It is summer break and best friends Amélie, Bintou and Morjana hang together with the neighborhood teenagers. At night, they have fun sharing goosebumps stories and urban legends. But when Amélie is assaulted by her ex, she remembers the story of Kandisha, a powerful and vengeful demon. Afraid, upset, she summons her. The next day, her ex is found dead. The legend is true and now Kandisha is on a killing spree. The three girls will do anything to break the curse.
Kandisha is written and directed by Alexandre Bustillo and Julien Maury. Kandisha stars Mathilde Lamusse, Suzy Bemba, Samarcande Saadi, and Meriem Sarolie
And just like that, with a few simple lines, a pox of death is let loose upon a French city.
Kandisha is a 2020 film that first premiered at Sitges Film Festival in October of last year. Now it makes its way to Shudder as an exclusive for the horror streaming giant. I was lucky enough to have a chance to see the movie a bit early and it was a spooky, though at times predictable, experience.
This movie focuses on three teens all of who, when you first meet them are designated not by their names. No, no, that information comes second. First we’re introduced to them by their race. Because the writers want you to know that these are edgy no good girls who like to often remind one another what the color of their skin or regional identity is. It’s a trend I’ve seen in a few films focused on younger protagonists and I don’t like it.
You can make a character a social outcast without also making them racist to one another. Of course we see the boys get in on the sexism so all around the introduction for these characters were not ones that made me initially care for them. As the story goes though Amelie, Bintou, and Morjana, do get a lot of character work that by the end made me want to see them come through this ordeal triumphant. The surrounding cast was more mixed in that area.
Essentially though, Morjana explains the legend of Aisha Kandisha, a Moroccan myth that was killed by six men after having her lover stolen from her to Amelie who then after a viscous attack invokes Kandisha for revenge. However, because of her tragedy when you invoke the demon she then demands six men as a sacrifice. There are extra conditions but to give those away would spoil too many things. But as the men surrounding the three girls begin to die off in gruesome ways, they attempt to get rid of the spectre which as you can guess only ends in tragedy.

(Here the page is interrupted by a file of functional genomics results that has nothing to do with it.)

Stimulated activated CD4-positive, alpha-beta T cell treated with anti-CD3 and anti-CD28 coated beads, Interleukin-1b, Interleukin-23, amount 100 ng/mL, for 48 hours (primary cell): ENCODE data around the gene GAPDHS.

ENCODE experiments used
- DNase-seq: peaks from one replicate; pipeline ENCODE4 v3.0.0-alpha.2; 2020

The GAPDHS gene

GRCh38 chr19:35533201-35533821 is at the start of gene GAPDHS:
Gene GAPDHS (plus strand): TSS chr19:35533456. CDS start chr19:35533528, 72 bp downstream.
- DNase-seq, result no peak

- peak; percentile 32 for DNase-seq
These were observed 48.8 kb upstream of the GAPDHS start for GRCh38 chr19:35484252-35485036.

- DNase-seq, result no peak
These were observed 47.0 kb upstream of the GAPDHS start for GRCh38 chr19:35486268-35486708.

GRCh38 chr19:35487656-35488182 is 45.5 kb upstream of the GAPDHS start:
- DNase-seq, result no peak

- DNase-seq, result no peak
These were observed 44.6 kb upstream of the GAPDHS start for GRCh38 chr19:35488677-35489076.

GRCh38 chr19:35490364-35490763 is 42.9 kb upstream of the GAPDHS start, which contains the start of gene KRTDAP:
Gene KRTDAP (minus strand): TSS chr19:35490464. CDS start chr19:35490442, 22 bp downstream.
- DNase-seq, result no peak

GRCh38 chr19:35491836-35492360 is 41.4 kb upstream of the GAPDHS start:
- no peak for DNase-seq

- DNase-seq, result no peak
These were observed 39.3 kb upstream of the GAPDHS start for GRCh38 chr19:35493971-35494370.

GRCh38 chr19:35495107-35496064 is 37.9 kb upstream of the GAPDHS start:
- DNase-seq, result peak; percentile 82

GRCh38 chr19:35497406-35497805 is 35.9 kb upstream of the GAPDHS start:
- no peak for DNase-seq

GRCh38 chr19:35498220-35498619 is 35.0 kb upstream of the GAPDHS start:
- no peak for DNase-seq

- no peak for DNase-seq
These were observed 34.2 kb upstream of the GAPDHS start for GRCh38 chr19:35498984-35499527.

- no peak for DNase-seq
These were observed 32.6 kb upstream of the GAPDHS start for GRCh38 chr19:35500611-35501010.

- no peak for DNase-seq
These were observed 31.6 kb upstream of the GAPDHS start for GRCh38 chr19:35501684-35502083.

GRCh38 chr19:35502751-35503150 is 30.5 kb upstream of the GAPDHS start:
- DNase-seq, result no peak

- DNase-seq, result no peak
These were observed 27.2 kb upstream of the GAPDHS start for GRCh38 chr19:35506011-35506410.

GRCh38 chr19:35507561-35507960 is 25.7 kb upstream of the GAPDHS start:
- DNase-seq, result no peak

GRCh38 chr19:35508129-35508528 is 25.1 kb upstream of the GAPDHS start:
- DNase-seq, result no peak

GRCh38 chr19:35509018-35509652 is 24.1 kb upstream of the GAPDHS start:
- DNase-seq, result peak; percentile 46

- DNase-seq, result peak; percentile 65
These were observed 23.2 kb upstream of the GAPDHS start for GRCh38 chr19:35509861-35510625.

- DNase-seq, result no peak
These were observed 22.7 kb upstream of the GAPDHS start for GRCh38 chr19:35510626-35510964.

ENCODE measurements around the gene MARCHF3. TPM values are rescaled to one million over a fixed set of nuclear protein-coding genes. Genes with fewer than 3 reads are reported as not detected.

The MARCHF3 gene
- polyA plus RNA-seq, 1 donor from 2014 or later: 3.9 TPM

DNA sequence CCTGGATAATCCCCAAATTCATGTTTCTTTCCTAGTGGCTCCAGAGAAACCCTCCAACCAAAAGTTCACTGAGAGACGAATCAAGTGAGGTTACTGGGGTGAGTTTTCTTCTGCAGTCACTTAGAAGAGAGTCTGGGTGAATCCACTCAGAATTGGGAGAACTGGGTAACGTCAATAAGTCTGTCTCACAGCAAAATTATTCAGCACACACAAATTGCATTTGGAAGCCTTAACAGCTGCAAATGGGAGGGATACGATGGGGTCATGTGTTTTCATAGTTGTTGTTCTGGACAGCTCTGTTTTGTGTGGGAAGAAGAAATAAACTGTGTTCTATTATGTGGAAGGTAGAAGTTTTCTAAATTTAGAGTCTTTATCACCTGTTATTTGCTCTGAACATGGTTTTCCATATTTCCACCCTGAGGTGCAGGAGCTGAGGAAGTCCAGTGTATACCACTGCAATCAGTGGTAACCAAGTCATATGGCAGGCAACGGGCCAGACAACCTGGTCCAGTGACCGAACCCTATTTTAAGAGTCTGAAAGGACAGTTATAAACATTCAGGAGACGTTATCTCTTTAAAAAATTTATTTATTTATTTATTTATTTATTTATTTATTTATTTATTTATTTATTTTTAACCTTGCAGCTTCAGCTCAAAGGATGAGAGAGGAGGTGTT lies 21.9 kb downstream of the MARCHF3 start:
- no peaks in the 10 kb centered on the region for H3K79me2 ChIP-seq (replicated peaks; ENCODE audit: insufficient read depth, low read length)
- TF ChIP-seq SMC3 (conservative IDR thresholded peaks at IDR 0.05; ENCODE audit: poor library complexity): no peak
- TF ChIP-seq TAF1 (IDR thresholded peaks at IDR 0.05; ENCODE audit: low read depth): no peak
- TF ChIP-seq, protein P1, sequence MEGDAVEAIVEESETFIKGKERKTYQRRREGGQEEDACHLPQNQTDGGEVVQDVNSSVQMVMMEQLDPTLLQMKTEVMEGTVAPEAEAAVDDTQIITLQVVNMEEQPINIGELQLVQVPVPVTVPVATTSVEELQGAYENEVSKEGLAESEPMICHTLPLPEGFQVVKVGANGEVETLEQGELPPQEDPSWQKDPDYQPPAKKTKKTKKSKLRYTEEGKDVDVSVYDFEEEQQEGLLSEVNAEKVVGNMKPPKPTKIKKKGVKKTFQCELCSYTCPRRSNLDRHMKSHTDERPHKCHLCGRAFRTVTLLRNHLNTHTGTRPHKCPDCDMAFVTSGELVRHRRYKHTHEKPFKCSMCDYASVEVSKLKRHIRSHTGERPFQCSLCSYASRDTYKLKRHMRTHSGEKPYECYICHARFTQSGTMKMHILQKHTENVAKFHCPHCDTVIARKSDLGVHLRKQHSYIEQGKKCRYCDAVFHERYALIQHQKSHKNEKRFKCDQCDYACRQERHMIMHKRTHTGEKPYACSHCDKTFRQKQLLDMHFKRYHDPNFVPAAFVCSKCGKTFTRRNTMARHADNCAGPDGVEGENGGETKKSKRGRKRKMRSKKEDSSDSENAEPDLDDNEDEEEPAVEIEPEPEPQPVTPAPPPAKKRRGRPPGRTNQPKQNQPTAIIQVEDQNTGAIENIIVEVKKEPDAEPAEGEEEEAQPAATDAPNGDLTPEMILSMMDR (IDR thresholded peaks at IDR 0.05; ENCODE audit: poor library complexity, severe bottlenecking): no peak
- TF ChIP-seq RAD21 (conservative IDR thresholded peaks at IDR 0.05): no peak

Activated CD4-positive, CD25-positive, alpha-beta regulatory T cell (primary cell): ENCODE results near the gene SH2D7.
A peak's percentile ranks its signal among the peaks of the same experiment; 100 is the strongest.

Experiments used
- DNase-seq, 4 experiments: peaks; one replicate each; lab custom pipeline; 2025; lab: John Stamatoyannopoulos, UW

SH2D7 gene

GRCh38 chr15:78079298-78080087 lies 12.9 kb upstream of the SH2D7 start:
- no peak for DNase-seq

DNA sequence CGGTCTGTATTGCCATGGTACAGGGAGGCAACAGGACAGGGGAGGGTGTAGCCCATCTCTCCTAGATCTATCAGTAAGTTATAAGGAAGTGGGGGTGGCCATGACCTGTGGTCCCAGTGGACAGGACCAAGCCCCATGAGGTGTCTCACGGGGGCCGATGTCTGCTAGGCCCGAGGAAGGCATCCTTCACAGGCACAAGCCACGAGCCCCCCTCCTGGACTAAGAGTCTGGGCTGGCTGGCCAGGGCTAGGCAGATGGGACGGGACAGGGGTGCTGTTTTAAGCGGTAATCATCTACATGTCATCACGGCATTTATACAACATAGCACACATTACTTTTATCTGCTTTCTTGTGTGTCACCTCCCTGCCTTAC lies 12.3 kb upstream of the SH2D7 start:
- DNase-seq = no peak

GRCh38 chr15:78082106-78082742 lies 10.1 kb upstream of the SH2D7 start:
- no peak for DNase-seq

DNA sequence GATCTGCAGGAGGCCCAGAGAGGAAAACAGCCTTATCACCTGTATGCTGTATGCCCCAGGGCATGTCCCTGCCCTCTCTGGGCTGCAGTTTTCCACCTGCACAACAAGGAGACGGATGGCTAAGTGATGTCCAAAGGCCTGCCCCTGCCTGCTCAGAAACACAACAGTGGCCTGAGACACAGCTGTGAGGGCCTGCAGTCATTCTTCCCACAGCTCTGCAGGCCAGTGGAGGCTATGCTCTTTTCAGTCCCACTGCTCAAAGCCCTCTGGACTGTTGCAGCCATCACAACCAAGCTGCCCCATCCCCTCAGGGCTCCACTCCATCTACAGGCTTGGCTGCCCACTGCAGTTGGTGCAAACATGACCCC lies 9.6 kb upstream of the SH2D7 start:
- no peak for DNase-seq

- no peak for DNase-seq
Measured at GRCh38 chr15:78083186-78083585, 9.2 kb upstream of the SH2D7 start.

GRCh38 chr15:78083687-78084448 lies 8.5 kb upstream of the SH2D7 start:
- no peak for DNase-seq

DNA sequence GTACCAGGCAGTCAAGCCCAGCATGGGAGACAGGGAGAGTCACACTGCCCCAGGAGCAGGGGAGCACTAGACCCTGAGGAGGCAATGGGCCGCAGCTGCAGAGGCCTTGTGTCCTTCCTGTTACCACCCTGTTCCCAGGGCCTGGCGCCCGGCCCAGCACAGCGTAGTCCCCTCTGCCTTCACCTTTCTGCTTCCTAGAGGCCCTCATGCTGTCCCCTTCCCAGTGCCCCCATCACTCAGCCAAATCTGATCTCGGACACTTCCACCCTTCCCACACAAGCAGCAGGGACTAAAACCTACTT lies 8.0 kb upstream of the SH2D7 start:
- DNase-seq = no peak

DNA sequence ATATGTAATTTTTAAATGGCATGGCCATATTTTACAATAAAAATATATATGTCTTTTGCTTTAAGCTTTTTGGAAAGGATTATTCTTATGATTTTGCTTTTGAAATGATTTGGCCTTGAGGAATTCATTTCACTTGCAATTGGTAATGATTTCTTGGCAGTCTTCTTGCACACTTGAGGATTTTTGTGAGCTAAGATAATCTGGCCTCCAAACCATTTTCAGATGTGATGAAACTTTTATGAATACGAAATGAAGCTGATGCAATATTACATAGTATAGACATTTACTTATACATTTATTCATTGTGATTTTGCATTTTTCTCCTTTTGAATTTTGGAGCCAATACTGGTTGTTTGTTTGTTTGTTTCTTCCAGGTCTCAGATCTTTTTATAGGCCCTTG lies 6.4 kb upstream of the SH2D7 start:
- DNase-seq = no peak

The deaths of the men never really freaked me out. There were moments in the film I felt were uncomfortable however, one scene involving an animal made me have to pause so I didn’t cry. But not once did I ever feel afraid or terrified. Just spooked. I did enjoy though that as the movie goes we get to see more Kandisha as she crawls out of the shadows. We get to see several gruesome sides of her that was pretty crazy to look upon.
I also enjoyed the practical effects surrounding the design of Kandisha as well. It made everything feel a bit more real. Though there was one scene in particular that starts out wild but as it goes it becomes unintentionally funny. But the effects in this movie were pretty great form Kandisha herself to the bodies left in her wake.
Unfortunately, a lot of this movie is predictable and midway through the film you’ll be able to see the ending coming a mile away. That’s not necessarily a bad thing but I felt some emotional resonance lost inside me when at the very end I found myself muttering “I knew it” under my breath. And because the cast is so small it’s almost too easy to know who’s going to die and after awhile you can even guess the order. This is I feel is where the film falls most flat.
But it’s not all negative. I did enjoy the urban environment and this was my first exposure to the creature of Kandisha and I think she’s pretty cool! There were many poetic moments throughout the film and even in the ending you can tell great care was taken to make sure it felt right. The effects were great and throughout the film the relationship between all the girls really worked and they made a strong team together.
There was even a fun nod to Totally Spies which was cool!
If anything I found that Kandisha has a rough start with a fun middle and decent ending. It isn’t bad, just okay, and I think it’ll work as a decent inclusion to Shudder’s roster of movies.
Overall Kandisha Feelings
Though Kandisha leans into story and character tropes that I find disagreeable at times, and I didn’t even get into all of them, once the film ramps up with its main monster it becomes a tour de force and ultimately fun hour and half adventure.